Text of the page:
Fingers Point At Russia In Baltic Undersea Pipeline Attack (Updated)
EU and other officials say the available evidence increasingly points to deliberate acts causing ruptures in two Baltic Sea gas pipelines.
Rumors and speculation continue to swirl around a series of blasts that significantly damaged two major underwater pipelines in the Baltic Sea designed to carry natural gas from Russia to Europe yesterday. The European Union has now joined a growing chorus of government officials, as well as experts and observers, saying the explosions were all but certainly the result of some kind of deliberate attack. A British media report today indicated that officials in that country are increasingly convinced that the Russian government is responsible, possibly using uncrewed underwater vehicles to plant explosives. Readers can get up to speed first on what is already known about these incidents in The War Zone's initial reporting here.
The first reports that something was amiss came earlier this week, when at least three separate gas pipeline leaks were detected in the Baltic Sea. Two of these were traced to portions of the Nord Stream 1 pipeline, which has been in use since 2011. The other was found to be coming from Nord Steam 2, which was finished last year, but has not yet started normal operations. All three leaks are in international waters, but are within areas that Denmark and Sweden claim as part of their Exclusive Economic Zones (EEZ). Danish authorities subsequently established a five-mile maritime exclusion zone, as well as a smaller no-fly zone, around the leaks.
It later emerged that seismic monitoring stations in the region had detected a number of apparent explosions in areas where the leaks had occurred, immediately pointing to the possibility of sabotage or some other form of attack. One of these blasts created a force equivalent to a magnitude-2.3 earthquake, according to the Swedish National Seismic Network.
"The European Union is deeply concerned about damage to the Nord Stream 1 and 2 pipelines that has resulted in leaks in the international waters of the Baltic Sea," Josep Borrell Fontelles, the European Union's (EU) High Representative for Foreign Affairs and Security Policy, said in a statement today on behalf of the entire economic bloc. "All available information indicates those leaks are the result of a deliberate act. We will support any investigation aimed at getting full clarity on what happened and why, and will take further steps to increase our resilience in energy security."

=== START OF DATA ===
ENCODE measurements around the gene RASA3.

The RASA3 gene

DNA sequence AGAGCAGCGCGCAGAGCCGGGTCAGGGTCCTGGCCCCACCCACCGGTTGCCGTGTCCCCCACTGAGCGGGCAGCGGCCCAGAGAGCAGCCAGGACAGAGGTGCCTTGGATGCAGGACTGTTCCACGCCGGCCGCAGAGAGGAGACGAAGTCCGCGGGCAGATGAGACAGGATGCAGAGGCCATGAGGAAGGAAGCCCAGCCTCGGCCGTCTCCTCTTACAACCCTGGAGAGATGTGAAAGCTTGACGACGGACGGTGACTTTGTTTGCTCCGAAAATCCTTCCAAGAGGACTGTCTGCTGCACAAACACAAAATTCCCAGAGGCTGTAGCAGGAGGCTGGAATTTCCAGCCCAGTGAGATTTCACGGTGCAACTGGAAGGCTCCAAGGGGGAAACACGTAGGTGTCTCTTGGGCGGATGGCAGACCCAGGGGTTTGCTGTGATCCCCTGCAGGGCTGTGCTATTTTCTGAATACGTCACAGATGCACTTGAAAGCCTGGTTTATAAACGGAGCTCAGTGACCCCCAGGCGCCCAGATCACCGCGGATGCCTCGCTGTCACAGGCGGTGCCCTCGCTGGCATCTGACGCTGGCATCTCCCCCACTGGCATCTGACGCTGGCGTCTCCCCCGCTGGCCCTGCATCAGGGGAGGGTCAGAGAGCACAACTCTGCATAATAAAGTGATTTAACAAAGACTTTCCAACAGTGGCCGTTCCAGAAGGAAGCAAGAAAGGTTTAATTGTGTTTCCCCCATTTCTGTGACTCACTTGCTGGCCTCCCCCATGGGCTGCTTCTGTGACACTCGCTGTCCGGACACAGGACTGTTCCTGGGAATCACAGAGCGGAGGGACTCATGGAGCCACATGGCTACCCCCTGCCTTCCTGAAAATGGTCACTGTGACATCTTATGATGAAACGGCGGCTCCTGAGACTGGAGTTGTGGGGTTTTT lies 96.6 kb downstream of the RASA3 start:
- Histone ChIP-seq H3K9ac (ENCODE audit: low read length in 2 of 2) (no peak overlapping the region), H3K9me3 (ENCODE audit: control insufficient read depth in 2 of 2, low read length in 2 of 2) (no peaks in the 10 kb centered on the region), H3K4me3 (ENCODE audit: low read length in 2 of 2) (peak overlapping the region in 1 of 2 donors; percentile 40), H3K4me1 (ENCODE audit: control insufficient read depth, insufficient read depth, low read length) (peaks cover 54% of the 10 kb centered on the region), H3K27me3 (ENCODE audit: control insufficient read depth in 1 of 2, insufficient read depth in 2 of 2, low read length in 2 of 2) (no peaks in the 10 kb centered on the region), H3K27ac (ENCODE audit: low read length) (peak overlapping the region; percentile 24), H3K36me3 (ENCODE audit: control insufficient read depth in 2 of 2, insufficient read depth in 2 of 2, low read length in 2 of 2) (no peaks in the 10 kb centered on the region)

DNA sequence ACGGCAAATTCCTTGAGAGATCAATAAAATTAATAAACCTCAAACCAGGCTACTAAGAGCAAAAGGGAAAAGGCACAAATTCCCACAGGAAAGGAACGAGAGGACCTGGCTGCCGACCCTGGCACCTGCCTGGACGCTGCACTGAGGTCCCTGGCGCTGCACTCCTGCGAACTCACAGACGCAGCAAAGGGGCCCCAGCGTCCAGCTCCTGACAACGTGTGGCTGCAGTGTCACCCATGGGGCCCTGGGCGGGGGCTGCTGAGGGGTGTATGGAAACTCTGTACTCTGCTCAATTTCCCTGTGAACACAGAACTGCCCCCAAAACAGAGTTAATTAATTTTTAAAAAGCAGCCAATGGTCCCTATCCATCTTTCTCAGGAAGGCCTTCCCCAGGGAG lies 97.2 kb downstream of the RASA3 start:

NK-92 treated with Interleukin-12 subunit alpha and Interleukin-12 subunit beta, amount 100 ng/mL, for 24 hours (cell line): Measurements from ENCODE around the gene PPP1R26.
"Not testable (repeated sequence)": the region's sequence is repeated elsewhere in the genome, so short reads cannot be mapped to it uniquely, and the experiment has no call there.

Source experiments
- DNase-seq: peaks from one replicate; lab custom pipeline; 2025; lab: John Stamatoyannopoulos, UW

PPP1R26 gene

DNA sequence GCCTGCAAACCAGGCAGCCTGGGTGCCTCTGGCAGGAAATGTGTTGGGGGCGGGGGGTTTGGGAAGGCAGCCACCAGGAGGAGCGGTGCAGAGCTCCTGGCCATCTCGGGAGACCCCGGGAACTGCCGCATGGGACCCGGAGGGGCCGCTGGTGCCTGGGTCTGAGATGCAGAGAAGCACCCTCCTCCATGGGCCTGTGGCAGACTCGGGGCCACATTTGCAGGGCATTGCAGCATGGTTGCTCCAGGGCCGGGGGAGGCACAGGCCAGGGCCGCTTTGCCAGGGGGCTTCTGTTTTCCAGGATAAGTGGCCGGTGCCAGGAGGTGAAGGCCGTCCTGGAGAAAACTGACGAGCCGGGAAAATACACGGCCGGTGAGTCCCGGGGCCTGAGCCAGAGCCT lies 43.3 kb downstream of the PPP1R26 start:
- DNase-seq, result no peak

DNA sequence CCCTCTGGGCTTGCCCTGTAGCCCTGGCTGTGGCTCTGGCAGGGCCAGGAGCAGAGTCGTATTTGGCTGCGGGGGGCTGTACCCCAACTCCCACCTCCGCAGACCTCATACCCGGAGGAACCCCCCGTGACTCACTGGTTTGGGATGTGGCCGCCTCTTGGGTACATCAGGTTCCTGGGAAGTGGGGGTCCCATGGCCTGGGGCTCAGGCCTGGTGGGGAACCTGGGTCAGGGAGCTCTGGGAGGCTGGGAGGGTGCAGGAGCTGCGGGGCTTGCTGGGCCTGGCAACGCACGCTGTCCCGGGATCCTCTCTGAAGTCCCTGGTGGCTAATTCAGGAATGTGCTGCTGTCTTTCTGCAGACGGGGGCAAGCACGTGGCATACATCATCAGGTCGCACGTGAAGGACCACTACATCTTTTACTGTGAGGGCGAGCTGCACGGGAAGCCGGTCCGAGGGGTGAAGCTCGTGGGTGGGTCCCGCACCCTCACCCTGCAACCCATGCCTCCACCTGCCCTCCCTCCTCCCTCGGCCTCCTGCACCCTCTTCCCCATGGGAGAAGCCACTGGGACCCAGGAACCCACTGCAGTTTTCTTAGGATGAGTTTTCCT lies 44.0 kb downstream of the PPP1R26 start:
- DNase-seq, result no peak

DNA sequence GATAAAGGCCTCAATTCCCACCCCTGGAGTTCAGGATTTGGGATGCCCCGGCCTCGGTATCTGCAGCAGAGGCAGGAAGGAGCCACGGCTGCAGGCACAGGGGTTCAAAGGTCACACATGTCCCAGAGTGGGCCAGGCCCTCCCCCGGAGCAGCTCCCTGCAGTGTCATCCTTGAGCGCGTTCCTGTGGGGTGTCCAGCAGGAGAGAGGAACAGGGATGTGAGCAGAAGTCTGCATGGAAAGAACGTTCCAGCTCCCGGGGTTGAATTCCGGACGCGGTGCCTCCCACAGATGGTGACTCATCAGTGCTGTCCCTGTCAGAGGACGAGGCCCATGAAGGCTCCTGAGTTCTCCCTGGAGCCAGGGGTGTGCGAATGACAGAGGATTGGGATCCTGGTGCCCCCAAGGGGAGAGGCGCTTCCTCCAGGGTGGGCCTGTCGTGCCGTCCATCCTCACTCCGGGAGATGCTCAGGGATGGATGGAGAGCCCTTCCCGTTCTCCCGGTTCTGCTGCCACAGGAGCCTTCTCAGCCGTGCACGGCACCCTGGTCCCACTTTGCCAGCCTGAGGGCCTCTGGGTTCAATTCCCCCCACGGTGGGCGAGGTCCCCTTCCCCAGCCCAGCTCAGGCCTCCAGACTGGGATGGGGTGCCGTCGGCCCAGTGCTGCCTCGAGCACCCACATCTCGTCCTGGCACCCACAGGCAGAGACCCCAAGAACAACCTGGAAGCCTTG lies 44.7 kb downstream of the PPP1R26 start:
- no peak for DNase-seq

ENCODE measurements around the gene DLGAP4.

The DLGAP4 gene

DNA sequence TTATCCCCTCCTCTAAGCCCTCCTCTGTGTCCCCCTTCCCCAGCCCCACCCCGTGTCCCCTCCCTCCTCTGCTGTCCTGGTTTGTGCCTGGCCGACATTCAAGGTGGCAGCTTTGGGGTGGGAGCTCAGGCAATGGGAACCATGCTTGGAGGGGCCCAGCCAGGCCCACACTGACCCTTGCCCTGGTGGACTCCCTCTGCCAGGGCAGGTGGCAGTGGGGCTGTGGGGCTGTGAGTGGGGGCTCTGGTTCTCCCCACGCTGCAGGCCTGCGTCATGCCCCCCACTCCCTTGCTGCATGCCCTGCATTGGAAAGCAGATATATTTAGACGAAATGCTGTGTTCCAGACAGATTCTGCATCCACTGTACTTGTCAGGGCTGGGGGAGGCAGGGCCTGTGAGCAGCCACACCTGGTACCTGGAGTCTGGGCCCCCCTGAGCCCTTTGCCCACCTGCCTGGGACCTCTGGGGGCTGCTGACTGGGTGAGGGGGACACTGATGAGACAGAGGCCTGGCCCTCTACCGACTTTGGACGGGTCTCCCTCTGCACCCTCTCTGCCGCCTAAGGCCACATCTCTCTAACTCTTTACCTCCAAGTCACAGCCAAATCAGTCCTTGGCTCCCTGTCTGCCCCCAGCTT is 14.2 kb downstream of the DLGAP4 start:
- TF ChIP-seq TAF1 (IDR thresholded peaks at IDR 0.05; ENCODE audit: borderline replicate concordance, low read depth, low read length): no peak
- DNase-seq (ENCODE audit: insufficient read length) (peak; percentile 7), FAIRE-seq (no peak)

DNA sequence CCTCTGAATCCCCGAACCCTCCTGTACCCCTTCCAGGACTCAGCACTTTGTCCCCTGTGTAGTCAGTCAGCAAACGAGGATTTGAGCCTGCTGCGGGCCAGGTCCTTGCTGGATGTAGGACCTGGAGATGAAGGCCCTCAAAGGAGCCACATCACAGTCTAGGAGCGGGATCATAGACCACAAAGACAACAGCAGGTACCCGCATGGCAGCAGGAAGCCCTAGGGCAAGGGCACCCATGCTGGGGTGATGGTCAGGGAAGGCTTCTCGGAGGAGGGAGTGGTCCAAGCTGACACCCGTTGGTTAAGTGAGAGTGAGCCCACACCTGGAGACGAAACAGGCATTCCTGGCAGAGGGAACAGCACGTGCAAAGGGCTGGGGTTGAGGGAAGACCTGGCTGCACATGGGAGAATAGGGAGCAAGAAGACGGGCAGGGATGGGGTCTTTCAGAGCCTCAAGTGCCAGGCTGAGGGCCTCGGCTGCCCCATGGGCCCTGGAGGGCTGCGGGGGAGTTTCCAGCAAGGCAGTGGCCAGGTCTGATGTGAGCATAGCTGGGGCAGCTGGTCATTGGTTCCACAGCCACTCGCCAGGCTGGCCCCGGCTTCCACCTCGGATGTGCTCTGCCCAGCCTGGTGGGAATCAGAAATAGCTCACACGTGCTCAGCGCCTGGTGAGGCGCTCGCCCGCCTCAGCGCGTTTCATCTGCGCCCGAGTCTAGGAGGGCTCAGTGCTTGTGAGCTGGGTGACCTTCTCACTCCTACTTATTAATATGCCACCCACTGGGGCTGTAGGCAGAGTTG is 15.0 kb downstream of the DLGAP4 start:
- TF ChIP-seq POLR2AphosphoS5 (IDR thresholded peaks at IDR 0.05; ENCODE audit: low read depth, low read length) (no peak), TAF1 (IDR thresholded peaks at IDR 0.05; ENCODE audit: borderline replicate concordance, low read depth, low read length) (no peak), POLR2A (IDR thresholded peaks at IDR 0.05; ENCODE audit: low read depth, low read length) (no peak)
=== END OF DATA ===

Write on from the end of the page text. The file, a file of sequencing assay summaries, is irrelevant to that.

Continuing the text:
A number of investigations appear to be underway, including at the national level in specific countries, such as Sweden. The German Navy is supporting at least one of these efforts in an unspecified way.
"Any deliberate disruption of European energy infrastructure is utterly unacceptable and will be met with a robust and united response," Borrell's statement added, but without describing any specific potential courses of action that the EU might pursue.
With the exception of Russia, all of the countries with borders on the Baltic Sea are EU members. Except for Russia, Finland, and Sweden, they are all also NATO members, and the latter two nations are in the process of joining the alliance.
At the time of writing, no EU member appears to have officially alleged that any specific actors may have been responsible for these apparent attacks, though officials in a number of countries within the bloc have made statements similar to Borrell's. The U.S. government has also shied away from attributing responsibility so far, though it has come to similar conclusions. Pentagon Press Secretary Air Force Brig. Gen. Pat Ryder said today that the U.S. military is sharing pertinent information with its allies about the "apparent acts of sabotage."
Polish Prime Minister Mateusz Morawiecki did allude to Russian culpability yesterday by drawing a direct connection between the pipeline incidents and the war in Ukraine. Ukrainian presidential adviser Mykhailo Podolyak also alleged Russia was responsible.